[arin-ppml] ARIN-prop-165 Eliminate Needs-Based Justification on8.3 Specified Transfers
gbonser at seven.com
Sun Feb 19 18:59:01 EST 2012
> It's time to inculcate a free transfer market by removing ARIN
> transactional impediments like needs requirements, when those
> requirements were designed solely to foster conservative stewardship of
> free pool addresses, not already allocated addresses, on a transfer
> market where the addresses have a monetary value.
They have monetary value only to the extent that they may be transferred. One must exist to create the other. These are not property. Resource allocations are a finite global resource and people have been designated a certain amount of that resource according to need. I believe it is also the desire that unused resources be returned for re-allocation or transferred also according to need. While I am an ardent support of free markets, this is one of the exceptional cases where a free market in the resource would do harm to a larger free market (operations on the internet in general). It would allow an exceptionally deep-pocketed individual or organization to hoard address space and drive up market values or engage in malicious depriving of the market of address resources.
Unlike gold or any other commodity, these addresses can not be added to by mining or improvements in production, etc. The pie is of a fixed size and can not change in size. This is at the same time the demands on those resources are increasing.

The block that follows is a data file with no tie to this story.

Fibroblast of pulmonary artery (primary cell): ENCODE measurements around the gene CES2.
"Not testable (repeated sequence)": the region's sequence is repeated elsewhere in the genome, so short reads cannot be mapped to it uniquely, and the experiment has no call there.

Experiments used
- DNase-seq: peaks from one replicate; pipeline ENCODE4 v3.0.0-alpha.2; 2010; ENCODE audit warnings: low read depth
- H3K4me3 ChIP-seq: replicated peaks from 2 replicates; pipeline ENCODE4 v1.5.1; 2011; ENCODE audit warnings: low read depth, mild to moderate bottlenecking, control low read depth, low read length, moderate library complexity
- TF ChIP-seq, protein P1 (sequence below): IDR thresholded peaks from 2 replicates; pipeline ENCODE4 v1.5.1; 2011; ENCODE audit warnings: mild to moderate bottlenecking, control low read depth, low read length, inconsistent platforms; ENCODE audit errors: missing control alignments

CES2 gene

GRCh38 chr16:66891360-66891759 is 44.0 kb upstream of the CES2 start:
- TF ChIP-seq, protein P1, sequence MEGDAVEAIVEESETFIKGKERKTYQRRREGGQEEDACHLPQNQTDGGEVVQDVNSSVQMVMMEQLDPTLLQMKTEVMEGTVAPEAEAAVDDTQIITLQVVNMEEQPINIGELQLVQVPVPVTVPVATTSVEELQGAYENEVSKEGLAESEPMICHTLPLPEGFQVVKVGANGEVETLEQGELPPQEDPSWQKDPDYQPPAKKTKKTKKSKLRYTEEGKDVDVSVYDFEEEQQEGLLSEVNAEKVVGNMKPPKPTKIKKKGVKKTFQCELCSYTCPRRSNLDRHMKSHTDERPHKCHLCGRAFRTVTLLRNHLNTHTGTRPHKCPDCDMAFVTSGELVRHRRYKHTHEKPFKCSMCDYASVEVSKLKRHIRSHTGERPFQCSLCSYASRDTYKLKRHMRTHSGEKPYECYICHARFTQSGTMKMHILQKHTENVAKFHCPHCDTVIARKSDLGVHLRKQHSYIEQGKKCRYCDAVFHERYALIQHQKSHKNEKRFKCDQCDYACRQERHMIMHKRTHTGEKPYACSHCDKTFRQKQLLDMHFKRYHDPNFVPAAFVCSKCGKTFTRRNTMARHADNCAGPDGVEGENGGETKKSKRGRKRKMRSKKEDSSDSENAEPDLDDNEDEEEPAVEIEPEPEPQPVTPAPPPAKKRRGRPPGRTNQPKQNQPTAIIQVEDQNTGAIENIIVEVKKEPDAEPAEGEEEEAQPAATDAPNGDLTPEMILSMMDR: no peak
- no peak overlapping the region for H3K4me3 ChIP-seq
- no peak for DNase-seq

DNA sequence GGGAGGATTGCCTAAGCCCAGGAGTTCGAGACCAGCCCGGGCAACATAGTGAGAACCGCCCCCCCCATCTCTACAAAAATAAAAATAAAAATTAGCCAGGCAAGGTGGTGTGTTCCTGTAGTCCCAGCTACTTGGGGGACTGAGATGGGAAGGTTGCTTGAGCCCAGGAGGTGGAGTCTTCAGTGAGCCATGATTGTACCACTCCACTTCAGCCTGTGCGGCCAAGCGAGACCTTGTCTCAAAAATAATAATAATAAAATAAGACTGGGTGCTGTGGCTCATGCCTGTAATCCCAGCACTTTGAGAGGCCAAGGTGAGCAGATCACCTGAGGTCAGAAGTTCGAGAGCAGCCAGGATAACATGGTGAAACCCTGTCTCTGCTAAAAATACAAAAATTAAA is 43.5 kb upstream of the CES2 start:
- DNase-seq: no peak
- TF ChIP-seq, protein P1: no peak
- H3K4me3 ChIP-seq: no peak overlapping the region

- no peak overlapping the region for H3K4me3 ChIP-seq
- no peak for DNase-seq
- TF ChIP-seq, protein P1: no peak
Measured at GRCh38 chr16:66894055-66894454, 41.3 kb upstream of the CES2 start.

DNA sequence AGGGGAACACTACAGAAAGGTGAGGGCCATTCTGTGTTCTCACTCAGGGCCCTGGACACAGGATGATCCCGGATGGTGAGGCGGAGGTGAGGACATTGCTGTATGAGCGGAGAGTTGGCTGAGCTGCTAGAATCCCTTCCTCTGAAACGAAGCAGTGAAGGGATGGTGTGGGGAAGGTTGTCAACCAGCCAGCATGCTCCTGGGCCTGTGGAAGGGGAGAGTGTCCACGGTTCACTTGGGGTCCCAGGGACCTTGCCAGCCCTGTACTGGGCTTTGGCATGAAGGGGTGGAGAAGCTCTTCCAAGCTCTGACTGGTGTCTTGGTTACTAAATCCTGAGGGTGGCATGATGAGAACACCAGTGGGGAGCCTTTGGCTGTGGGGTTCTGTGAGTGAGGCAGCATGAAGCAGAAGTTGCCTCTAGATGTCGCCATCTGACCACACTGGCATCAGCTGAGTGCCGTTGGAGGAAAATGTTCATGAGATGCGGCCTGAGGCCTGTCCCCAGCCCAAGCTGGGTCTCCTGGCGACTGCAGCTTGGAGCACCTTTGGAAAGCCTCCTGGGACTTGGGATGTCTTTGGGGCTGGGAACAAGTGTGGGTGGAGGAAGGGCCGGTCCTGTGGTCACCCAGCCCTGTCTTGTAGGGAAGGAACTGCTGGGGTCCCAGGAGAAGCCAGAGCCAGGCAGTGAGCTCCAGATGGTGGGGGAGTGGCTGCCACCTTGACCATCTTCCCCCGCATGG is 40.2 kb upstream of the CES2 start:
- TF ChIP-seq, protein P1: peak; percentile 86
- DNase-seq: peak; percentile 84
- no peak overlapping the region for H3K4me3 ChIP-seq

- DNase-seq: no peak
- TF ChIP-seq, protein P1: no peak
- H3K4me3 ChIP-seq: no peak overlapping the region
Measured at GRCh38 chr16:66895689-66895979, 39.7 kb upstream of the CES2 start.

This is a very short-sighted notion if looked at in the context of stewardship of the overall internet. One might make a short term killing on IP address space yet do a huge amount of harm to the Internet as a whole.
> Fear of bogeymen like speculators and market-cornerers may be mitigated
> by the knowledge that huge blocks are available, and huge dollar
> amounts would be required to corner this market.
And there are plenty of people around with huge piles of idle cash. The Warren Buffets of the world come to mind but even state actors could get into the fun. A government could, through innumerable third parties, accumulate huge amounts of address space if the desire is to simply do harm to the economies that are more reliant on such space than theirs.
> Speculators. Let's wait until we at least have a whiff of their
> existence before we strangle a market still in it's cradle
This is one place where a "free market" is not desirable, in my opinion.
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